David Brown - What an awful idea is here expressed, —that the sinner himself is amassing, like hoarded treasure, an ever accumulating stock of Divine wrath, to burst upon him ‘in the day of wrath and revelation of the righteous judgment of God" And this is said not of the reckless, but of those who boasted of their purity!
The Wrath of God
Averted by Christ -Lk 2:11,14; Ro 5:9; 2Co 5:18,19; Ep 2:14,17; Col 1:20; 1Th 1:10
Is averted from them that believe -John 3:14, 15, 16, 17 18; Romans 3:25; 5:1
Confession & repentance averts-Job 33:27,28; Ps 106:43-45; Je 3:12,13; 18:7,8; 31:18, 19, 20; Joel 2:12-14; Lk 15:18, 19, 20
Is slow -Psalms 103:8; Isaiah 48:9; Jonah 4:2; Nah 1:3
Is righteous -Psalms 58:10,11; Lam 1:18; Romans 2:6,8; 3:5,6; Re 16:6,7
The justice of, not to be questioned -Romans 9:18,20,22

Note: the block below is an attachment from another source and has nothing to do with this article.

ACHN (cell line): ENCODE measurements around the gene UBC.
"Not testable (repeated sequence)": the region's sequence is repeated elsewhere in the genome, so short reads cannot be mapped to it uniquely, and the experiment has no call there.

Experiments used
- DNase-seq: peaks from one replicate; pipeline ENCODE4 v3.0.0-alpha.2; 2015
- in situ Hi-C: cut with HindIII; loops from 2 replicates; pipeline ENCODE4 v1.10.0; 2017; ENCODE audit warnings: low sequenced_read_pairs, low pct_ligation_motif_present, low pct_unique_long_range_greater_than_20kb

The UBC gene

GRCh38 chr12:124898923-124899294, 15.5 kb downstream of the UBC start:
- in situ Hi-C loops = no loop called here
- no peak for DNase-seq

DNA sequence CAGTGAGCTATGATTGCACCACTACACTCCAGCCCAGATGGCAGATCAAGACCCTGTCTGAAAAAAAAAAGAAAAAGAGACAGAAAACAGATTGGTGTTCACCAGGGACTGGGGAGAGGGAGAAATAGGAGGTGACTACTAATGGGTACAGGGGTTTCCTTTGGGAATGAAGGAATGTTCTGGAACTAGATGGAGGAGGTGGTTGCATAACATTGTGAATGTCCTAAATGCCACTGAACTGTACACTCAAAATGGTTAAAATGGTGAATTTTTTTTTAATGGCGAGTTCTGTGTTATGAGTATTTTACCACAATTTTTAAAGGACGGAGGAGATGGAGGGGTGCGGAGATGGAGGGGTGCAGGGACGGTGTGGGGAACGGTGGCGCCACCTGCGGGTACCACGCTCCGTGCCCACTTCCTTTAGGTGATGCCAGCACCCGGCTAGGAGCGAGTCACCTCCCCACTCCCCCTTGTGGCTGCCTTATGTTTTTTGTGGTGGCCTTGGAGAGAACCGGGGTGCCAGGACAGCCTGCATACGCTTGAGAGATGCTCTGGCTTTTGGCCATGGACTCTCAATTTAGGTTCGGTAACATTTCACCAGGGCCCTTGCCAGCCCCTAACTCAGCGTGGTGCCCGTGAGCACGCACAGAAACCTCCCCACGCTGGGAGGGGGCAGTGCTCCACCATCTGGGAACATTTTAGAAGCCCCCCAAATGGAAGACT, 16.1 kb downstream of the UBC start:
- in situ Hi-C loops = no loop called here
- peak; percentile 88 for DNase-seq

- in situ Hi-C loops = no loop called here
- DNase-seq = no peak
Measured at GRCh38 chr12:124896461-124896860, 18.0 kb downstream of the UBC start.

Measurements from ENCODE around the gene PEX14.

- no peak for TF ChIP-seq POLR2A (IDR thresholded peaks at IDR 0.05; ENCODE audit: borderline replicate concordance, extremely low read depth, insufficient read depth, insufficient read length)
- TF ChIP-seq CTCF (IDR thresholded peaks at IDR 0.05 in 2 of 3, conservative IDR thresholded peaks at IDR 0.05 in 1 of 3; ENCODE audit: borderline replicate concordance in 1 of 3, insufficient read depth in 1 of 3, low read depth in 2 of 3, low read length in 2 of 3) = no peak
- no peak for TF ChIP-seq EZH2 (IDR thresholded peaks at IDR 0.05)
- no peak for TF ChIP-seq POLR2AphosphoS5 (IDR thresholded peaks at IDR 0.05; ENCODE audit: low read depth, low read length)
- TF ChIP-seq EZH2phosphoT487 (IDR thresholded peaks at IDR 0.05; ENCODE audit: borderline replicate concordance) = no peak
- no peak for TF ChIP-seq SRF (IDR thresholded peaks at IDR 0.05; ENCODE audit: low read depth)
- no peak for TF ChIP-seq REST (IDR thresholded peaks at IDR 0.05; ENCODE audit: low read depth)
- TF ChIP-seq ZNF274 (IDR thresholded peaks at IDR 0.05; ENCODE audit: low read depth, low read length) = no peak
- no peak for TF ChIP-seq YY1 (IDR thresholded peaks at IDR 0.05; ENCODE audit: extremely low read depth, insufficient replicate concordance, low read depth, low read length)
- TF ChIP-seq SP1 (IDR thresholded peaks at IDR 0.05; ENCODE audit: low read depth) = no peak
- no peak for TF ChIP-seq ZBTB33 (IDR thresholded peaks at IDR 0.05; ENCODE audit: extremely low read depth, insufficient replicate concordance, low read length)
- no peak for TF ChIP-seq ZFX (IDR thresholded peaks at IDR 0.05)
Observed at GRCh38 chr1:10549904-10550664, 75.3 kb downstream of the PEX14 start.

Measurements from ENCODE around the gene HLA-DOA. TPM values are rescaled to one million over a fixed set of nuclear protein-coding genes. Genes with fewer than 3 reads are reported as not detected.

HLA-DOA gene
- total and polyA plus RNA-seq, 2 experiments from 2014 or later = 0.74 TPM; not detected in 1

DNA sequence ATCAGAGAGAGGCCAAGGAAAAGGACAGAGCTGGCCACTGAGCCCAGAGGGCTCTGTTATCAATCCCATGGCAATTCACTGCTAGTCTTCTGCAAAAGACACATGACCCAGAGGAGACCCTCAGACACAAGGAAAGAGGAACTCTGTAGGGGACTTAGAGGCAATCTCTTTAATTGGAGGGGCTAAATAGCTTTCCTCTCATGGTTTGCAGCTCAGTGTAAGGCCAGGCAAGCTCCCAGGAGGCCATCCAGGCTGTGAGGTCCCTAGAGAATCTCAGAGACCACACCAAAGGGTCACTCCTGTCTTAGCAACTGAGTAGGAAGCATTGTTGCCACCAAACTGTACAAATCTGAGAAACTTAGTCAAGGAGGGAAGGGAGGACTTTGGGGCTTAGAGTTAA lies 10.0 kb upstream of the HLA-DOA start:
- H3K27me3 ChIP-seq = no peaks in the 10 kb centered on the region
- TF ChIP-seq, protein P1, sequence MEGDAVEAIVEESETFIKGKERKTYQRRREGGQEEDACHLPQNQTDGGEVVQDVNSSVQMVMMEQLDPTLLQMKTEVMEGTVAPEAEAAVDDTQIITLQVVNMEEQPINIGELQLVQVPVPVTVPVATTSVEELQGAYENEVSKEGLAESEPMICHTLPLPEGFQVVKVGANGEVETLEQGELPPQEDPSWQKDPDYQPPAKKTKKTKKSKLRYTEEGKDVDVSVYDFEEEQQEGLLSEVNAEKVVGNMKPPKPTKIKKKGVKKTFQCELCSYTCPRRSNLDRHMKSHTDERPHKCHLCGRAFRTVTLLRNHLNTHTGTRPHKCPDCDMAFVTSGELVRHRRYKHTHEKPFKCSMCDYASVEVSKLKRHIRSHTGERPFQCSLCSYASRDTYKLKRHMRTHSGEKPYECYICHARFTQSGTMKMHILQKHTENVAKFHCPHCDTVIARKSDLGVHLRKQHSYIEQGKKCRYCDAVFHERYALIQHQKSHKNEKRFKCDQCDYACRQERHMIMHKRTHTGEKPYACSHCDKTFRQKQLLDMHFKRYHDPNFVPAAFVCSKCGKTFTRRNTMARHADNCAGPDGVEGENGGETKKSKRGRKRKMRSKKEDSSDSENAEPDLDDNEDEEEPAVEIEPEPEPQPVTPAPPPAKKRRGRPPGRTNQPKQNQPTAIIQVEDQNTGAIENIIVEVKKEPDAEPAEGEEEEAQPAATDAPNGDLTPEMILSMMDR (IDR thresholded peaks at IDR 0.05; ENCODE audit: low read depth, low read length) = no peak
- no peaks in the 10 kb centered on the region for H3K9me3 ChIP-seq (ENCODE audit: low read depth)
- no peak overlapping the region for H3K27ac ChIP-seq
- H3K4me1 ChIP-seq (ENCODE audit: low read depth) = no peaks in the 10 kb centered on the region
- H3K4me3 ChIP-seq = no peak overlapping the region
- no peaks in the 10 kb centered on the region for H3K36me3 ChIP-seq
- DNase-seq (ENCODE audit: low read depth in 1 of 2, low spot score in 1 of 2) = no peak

Manifested in terrors -Ex 14:24; Ps 76:6-8; Je 10:10; Lam 2:20, 21,22
Manifested in judgments & afflictions -Job 21:17; Ps 78:49, 50, 51; 90:7; Is 9:19; Je 7:20; Ezek 7:19; He 3:17
Cannot be resisted -Job 9:13; 14:13; Psalms 76:7; Nah 1:6
Aggravated by continual provocation -Nu 32:14
Specially reserved day of wrath-Zeph 1:14, 15, 16, 17, 18; Mt 25:41; Ro 2:5,8; 2Th 1:8; Re 6:17; 11:18; 19:15
The wicked -Ps 7:11; 21:8,9; Is 3:8; 13:9; Nah 1:2,3; Ro 1:18; 2:8; Ep 5:6; Col 3:6
Those who forsake him -Ezra 8:22; Is 1:4
Unbelief -Psalms 78:21,22; Hebrews 3:18,19; John 3:36
Impenitence -Psalms 7:12; Proverbs 1:30,31; Isaiah 9:13,14; Romans 2:5
Apostasy -Hebrews 10:26,27
Idolatry -Dt 29:20,27,28; 32:19,20,22; Joshua 23:16; 2Ki 22:17; Ps 78:58,59; Je 44:3
Sin, in saints -Ps 89:30, 31, 32; 90:7, 8, 9; 99:8; 102:9,10; Is 47:6
Extreme, against those who oppose the gospel -Ps 2:2,3,5; 1Th 2:16
Folly of provoking -Jeremiah 7:19; 1 Corinthians 10:22
To be dreaded -Psalms 2:12; 76:7; 90:11; Matthew 10:28